It’s Christmas (Excess) Time: I Need Lettuce

I’m just gonna come out and say Christmas in this here country seems mainly about excess in just about every corner of life: lights and larger-than-life inflatable yard thingummies, unfortunate arrangements of popular Christmas carols, sad-looking folk ringing bells over red pots outside supermarkets and big box stores (do not even get me started on that particular institution), toys, traffic, over-stimulated children and short tempers, and on and on, none in moderation, all to excess. And where holiday cuisine goes, too, too, too much sugar, butter, salt, flour, eggs, chocolate, peppermint. And “tan” foods as far as the eye can see. It’s not like you can avoid any of this: you can try like crazy, but unless you live like a hermit, you’ll still experience total immersion. Or even a full frontal assault, like being whapped upside the head with a two-by-four.

‘Tis the season when I begin to yearn for the fresh, crunchy greens I routinely buy at the farmer’s market on the way home from work in the summertime, now a memory. I also feel the need to apologize to my insides for the full frontal assault that is holiday nosh. A reprieve is coming, and soon. There will be a New World Order when it’s all over (still a few days yet); Handsome Chef Boyfriend and I have been talking about it.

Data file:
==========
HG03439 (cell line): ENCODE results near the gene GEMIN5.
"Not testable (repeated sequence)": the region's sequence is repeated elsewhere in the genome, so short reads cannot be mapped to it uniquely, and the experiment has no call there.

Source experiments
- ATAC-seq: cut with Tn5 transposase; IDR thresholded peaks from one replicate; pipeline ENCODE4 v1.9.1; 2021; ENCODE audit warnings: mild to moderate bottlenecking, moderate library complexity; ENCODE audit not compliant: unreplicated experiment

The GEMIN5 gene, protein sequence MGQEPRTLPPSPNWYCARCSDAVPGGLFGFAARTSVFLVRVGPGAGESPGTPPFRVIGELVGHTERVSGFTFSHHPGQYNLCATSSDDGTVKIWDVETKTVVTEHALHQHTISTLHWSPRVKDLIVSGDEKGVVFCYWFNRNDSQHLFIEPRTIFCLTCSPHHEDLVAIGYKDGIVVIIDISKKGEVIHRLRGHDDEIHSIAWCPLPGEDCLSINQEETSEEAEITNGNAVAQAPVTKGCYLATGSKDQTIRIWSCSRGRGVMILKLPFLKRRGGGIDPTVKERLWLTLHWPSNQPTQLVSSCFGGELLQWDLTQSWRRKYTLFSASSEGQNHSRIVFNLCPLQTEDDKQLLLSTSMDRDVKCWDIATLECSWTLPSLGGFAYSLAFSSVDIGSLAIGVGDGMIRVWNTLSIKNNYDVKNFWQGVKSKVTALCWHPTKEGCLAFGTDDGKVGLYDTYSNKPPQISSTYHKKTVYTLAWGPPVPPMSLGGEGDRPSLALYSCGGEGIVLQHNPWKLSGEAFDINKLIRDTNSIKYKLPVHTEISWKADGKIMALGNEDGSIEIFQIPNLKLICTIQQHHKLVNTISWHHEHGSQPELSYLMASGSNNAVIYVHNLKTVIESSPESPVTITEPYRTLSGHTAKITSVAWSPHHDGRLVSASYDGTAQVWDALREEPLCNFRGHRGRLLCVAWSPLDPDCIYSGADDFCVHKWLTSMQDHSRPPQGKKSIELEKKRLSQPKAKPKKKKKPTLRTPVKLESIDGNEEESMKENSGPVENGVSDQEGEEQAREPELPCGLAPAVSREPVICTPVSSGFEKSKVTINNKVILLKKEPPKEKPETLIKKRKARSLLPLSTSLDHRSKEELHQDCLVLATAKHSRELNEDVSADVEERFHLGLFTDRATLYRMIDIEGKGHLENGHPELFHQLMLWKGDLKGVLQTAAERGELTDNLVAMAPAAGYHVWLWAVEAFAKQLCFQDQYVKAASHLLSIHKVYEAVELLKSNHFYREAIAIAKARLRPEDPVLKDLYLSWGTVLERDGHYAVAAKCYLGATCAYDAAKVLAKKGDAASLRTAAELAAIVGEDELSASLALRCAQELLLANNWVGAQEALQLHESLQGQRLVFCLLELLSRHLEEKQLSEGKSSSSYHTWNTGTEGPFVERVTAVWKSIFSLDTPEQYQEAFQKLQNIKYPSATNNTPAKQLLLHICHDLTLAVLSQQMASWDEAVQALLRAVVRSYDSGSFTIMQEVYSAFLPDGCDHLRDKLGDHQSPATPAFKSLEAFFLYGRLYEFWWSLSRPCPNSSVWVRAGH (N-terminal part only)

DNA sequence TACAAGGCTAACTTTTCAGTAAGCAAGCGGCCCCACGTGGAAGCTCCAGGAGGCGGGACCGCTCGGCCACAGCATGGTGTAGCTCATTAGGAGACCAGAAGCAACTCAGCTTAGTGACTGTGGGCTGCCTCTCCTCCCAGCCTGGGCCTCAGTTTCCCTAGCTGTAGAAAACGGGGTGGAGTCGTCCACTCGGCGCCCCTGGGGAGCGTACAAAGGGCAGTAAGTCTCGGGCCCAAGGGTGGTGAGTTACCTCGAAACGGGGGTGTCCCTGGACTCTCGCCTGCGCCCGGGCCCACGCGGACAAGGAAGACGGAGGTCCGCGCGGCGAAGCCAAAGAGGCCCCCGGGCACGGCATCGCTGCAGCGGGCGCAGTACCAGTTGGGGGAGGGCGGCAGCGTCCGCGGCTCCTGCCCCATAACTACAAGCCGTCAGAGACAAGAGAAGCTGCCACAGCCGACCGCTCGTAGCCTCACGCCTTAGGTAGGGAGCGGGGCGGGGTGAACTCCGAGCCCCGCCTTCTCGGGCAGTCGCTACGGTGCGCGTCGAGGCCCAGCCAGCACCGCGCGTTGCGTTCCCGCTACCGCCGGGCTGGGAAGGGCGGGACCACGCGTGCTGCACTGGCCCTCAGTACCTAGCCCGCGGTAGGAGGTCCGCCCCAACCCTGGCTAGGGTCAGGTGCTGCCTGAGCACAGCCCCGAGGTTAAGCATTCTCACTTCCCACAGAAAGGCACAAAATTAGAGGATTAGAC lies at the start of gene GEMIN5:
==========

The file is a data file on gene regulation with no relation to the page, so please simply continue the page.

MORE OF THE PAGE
But in the middle of all the excess this year something floated through the ether and landed in front of my nose the way so many things do, these days, via social media. I have a dear friend to thank for it, a former roommate, herself a fount of beautiful things. I was so gobsmacked by this I’ve been thinking about it for days and days. It has made me reflect long and hard about the culture of excess and what there is to show for it, which is often so little.

And yet out of so little, these two young children create profound beauty. Yes, I believe the word profound is not overbaked to describe this pair. I do not know where this lovely little piece of film was shot, nor who made it. I do not know the country of origin, nor the exact ethnicity of these children. There are no frills or spangles, no costumes or other equipment, no special effects, no mirrors: the space through which they are moving is even missing its walls.

Enough said. Here is a Christmas offering for you, or maybe a Christmas antidote, a bit of visual lettuce, if you will. I wish you peace and moderation for the duration of the season.


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